John Hendley, head of strategy at IBM Security X-Force, believes hiring talent to secure the cloud will be an issue. "Entering 2023, hiring the talent required to secure the cloud will be a challenge for security leaders considering the large number in very niche, specialized roles. With so many companies increasingly going all in on cloud --- and a skills crisis worsening year by year -- the solution to the skills gap lies in cybersecurity generalists. Organizations will recruit more generalists who have a track record of success and build up internal teams by reskilling specialists back to generalists to help secure the cloud."
Tobi Knaup, CEO at D2iQ, says better control is needed over cloud costs:
Organizations are struggling to monitor and control costs in the cloud, leading to wasted resources and excessive spending. A FinOps Foundation survey, for example, found that insufficient -- or nonexistent -- Kubernetes cost monitoring is causing overspend, and a recent KPMG survey showed that roughly 67 percent of 1,000 senior technology leaders at US firms across industries said they have yet to see a significant return on cloud investments.
The solution is to build in cost visibility and management from the beginning, with unified views across all environments, and to share resources whenever possible. Automation in the form of cost management tools like Kubecost will increasingly be integrated into Kubernetes platforms to provide real-time, granular cost monitoring and analysis across disparate environments. In addition, centralized management will enable more efficient resource-sharing across teams and infrastructure platforms.
Cloud providers will need to shift focus towards their consumers, says Lior Koriat, CEO of Quali. "Everything that helps bring environments to the consumers of cloud infrastructure will win the attention of the market. The number of cloud consumers (i.e. developers, testers, SREs, etc.) is exponentially growing in the world, while the cloud becomes more complex and organizations are trying to be in greater control over cloud security and spend. The market is also realizing that not every person who can code has the requisite skills to produce cloud automation because of the rising skillset bar and the targeted expertise necessary to safely create cloud automation assets. This creates an infrastructure access gap between consumers of the cloud and producers of automation assets. Solving the infrastructure gap is going to consume the time and minds of DevOps and IT teams, providing governed self-service access that is plugged into the daily life of the developer, our modern-day consumers of the cloud."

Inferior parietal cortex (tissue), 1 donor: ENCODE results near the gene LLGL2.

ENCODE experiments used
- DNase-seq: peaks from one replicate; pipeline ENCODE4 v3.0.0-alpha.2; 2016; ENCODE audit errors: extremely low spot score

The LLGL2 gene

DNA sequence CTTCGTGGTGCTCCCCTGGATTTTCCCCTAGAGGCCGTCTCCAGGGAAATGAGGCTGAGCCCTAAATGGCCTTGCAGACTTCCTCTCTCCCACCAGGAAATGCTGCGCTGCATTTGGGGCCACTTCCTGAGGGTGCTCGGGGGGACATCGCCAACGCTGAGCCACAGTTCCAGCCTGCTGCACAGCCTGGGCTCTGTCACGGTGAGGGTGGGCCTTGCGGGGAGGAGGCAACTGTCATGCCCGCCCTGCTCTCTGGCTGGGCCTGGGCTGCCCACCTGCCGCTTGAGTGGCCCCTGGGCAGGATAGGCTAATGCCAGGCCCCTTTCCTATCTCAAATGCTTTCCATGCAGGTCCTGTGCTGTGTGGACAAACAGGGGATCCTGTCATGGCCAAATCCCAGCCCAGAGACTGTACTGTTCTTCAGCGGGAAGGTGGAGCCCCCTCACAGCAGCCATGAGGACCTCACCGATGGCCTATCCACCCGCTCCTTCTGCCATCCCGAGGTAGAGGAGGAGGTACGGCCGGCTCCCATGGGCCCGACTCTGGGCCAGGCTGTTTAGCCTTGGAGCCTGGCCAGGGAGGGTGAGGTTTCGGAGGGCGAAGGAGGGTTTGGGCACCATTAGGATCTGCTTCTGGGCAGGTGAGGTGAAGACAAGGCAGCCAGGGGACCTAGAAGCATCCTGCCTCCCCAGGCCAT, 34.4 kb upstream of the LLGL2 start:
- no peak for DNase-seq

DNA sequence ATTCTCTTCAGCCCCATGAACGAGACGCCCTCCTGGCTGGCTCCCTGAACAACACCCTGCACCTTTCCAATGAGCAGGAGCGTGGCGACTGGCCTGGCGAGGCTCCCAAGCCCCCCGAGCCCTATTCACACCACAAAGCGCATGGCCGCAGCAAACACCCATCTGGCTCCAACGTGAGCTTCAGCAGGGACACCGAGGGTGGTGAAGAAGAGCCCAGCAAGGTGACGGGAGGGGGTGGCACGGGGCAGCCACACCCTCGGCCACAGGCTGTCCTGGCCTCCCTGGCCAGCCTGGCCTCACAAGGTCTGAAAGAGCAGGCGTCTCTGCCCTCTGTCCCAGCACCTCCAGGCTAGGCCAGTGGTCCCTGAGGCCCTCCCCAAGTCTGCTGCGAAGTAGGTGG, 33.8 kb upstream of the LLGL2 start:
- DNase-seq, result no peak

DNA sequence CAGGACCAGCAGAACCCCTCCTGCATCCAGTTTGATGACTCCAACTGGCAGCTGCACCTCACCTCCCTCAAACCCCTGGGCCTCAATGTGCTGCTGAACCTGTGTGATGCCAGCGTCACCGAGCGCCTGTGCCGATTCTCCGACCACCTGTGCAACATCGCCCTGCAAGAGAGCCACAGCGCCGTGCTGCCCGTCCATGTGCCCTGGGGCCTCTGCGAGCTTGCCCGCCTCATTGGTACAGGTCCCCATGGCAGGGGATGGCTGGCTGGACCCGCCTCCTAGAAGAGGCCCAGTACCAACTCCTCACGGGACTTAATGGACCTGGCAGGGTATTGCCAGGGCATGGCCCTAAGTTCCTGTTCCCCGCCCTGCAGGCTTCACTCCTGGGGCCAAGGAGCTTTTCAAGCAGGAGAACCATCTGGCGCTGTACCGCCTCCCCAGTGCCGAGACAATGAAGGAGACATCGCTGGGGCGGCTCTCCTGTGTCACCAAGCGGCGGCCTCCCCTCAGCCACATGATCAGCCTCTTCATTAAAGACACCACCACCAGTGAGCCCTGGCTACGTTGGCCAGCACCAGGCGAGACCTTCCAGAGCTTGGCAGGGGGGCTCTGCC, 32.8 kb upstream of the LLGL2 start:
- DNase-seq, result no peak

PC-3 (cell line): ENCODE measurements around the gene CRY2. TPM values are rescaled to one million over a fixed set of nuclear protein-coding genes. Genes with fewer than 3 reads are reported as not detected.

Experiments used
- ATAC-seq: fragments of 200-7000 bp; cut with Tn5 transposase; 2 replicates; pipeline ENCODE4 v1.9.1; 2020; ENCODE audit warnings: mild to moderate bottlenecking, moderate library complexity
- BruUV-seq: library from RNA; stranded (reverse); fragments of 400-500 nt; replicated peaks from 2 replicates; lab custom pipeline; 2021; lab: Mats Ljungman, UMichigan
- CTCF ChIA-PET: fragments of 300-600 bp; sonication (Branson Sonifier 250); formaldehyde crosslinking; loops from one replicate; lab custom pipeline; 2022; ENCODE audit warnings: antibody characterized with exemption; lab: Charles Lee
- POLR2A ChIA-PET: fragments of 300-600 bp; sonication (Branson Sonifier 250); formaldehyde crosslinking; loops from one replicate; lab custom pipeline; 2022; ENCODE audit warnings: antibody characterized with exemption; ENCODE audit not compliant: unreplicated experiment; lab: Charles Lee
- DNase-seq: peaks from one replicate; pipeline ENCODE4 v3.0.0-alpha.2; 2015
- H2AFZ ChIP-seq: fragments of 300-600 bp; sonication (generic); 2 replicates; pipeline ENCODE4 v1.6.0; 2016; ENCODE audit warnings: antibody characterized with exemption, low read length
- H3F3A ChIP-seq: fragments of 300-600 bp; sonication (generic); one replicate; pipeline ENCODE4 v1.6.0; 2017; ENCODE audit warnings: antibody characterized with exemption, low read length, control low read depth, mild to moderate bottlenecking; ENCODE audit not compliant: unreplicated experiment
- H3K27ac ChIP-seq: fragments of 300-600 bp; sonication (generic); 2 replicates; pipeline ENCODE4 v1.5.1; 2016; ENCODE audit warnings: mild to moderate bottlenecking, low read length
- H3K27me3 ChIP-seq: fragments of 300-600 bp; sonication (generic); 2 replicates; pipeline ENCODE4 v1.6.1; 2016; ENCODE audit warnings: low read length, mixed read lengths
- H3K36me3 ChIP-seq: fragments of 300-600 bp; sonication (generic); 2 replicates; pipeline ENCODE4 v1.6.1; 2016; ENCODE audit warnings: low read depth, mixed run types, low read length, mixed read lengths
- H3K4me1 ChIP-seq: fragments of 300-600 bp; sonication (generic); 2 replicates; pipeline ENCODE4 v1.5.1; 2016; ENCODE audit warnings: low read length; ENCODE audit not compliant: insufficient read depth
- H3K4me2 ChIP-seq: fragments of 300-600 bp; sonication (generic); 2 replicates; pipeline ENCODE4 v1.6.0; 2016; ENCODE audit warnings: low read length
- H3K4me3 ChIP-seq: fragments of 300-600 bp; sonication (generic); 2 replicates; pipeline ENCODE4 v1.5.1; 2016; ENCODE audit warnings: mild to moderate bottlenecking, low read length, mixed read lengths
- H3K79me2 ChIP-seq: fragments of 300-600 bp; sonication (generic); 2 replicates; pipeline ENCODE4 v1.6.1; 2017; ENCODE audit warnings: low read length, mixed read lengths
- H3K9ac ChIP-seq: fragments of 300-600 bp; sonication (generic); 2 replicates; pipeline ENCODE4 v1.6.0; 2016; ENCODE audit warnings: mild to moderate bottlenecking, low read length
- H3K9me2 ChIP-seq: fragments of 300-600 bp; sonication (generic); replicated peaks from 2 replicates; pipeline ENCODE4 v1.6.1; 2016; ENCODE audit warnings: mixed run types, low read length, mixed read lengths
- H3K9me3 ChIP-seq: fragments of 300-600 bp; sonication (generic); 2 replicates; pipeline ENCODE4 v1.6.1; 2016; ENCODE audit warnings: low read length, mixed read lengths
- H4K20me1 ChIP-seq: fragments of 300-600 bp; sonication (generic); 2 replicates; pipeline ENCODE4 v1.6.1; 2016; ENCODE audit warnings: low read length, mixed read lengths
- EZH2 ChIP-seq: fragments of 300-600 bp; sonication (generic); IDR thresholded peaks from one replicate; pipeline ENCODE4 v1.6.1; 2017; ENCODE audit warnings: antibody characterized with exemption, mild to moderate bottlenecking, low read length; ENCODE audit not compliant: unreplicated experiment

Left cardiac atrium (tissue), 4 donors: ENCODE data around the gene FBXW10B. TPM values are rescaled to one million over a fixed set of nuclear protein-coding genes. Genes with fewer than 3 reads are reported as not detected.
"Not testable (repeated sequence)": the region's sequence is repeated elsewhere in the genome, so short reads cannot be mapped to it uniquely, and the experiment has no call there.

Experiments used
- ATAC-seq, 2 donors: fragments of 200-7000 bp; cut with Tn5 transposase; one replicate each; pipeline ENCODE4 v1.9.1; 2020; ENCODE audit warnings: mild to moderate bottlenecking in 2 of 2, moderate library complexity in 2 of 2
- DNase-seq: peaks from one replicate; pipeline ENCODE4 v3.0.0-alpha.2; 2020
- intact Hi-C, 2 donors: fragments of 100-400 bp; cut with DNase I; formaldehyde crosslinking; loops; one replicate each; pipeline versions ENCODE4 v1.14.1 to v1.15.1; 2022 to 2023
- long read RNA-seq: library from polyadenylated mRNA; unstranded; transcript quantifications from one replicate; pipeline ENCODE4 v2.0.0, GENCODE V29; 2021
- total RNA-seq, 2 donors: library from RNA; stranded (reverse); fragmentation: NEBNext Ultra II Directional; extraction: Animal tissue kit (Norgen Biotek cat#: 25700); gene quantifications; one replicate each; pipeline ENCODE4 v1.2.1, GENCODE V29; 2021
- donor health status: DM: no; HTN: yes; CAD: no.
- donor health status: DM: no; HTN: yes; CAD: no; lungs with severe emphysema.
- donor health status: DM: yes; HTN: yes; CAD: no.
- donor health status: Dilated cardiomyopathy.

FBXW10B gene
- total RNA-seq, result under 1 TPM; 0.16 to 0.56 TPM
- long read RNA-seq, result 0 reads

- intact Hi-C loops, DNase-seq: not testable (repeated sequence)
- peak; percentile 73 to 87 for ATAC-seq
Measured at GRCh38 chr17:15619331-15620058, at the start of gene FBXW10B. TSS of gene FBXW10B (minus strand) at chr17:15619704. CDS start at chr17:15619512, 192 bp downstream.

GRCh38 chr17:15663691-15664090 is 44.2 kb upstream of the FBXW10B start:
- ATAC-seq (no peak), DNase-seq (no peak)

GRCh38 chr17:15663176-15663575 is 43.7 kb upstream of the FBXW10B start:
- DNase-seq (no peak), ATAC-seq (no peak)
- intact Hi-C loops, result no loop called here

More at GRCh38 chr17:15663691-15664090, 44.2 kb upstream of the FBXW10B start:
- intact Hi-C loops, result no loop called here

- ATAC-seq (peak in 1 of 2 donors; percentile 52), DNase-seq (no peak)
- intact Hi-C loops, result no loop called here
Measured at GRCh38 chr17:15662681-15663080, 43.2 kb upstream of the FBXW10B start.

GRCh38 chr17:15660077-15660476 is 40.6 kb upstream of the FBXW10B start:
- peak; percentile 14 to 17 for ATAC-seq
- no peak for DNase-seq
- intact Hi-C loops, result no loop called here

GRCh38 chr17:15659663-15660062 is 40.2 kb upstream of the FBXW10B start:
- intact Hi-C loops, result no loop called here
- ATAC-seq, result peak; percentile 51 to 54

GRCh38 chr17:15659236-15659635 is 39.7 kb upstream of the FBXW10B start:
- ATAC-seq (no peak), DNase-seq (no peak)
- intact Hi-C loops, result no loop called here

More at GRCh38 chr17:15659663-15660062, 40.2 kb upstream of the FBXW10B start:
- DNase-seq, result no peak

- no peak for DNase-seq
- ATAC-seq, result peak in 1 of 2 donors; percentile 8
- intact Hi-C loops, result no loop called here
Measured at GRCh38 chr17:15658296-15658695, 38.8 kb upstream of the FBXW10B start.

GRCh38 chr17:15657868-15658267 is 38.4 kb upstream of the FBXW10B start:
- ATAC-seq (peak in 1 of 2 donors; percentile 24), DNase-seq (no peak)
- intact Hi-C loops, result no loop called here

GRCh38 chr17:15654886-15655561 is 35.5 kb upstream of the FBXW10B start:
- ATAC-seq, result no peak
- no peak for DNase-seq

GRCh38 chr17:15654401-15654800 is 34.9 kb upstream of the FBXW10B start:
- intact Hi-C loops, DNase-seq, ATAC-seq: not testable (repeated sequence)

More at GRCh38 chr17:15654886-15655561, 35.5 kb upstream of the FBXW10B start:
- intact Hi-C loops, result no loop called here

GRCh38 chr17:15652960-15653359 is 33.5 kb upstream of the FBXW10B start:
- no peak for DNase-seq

Donnie Berkholz, SVP product at Percona, believes sovereignty and control over data will become a major issue:
Rules on data privacy and digital sovereignty are continuing to expand. Following on from the GDPR, CCPA and EU rules on data privacy, more countries have adopted these rules and regulations to protect their citizens. Countries want to prevent too much control over data by foreign companies. For the EU, this includes looking at how to manage this when US companies effectively own the cloud computing market, and what this means for the future.
This is a problem for businesses that have to operate across regions and countries, as they will have more restrictions on where they can and can’t process their data. Open source database communities are responding to this -- for example, PostgreSQL 15 launched this year, with its improvements to Logical Replication, so you can set limits and geo-fence subsets of your data so it is restricted to specific locations and can't be replicated outside where it is needed.
Vidya Chadaga, VP products at Cleo, says greater visibility is needed to justify cloud investments. “In 2023, visibility tools that provide actionable insights to justify ROI from cloud investment will become critical to exposing positive business outcomes. Businesses have proven that successful cloud deployment is possible, but now they're seeking to reap the returns of their technology investments. It doesn’t matter if you have cloud technology if you don't know how it's impacting both internal and external business commitments made to your customers. To that end, visibility and effective tooling allow organizations to gain awareness of how the business is being conducted via cloud applications.”